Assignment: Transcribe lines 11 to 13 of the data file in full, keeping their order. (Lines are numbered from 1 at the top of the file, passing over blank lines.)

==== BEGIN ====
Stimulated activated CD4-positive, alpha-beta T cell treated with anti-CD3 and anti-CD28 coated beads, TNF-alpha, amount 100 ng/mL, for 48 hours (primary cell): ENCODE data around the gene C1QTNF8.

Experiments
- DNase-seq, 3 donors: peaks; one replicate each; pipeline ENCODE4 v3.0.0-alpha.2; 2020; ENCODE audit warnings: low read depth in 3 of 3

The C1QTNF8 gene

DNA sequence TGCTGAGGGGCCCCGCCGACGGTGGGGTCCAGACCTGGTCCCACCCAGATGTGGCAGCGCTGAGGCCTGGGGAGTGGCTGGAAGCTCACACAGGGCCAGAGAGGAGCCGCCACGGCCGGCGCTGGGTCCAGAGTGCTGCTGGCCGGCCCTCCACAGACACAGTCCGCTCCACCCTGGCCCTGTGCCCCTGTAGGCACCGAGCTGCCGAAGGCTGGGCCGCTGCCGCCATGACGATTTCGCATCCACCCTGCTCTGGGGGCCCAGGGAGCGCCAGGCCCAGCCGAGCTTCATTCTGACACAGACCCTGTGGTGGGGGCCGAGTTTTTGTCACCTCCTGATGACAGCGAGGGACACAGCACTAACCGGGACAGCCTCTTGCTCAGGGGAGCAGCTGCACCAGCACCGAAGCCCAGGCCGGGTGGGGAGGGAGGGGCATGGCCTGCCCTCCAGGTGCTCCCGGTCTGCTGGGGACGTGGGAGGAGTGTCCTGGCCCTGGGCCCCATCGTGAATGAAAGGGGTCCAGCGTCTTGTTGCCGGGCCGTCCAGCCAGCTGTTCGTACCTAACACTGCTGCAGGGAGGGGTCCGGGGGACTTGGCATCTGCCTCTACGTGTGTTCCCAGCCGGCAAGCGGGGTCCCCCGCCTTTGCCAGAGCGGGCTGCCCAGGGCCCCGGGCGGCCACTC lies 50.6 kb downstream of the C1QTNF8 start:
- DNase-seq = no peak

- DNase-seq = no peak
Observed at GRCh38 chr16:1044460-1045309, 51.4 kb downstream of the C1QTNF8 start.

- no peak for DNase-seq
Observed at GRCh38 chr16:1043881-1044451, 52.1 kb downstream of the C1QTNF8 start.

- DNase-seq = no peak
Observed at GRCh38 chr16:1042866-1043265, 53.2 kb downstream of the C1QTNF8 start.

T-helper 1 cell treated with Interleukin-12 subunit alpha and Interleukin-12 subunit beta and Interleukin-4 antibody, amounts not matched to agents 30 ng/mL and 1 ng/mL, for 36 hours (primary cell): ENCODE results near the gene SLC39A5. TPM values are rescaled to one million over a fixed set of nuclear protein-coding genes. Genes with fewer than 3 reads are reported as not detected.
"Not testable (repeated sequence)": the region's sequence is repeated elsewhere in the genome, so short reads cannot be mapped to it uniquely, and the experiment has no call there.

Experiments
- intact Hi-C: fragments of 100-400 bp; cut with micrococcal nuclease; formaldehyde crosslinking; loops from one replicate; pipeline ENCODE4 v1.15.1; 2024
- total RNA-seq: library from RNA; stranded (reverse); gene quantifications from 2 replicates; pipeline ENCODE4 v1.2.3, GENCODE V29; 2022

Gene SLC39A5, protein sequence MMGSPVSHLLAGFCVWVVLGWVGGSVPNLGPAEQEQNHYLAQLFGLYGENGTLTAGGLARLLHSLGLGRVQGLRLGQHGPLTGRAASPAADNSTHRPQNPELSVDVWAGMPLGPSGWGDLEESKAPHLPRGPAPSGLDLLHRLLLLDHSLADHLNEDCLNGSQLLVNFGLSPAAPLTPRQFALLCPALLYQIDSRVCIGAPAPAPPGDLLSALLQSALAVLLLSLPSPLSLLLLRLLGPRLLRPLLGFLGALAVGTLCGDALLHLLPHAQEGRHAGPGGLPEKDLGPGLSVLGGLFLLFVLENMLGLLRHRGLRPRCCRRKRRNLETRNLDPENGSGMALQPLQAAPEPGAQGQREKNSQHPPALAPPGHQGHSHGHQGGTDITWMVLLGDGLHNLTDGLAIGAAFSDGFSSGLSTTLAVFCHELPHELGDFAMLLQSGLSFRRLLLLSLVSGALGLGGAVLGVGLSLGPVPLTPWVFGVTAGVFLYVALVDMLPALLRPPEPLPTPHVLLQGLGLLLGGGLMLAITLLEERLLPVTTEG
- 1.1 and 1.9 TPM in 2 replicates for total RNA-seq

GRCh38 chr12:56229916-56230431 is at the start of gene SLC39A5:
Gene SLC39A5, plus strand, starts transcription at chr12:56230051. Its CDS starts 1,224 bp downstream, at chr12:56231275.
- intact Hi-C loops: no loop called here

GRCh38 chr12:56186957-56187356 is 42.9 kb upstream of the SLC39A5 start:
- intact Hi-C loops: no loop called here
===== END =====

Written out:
- DNase-seq = no peak
Observed at GRCh38 chr16:1042866-1043265, 53.2 kb downstream of the C1QTNF8 start.

T-helper 1 cell treated with Interleukin-12 subunit alpha and Interleukin-12 subunit beta and Interleukin-4 antibody, amounts not matched to agents 30 ng/mL and 1 ng/mL, for 36 hours (primary cell): ENCODE results near the gene SLC39A5. TPM values are rescaled to one million over a fixed set of nuclear protein-coding genes. Genes with fewer than 3 reads are reported as not detected.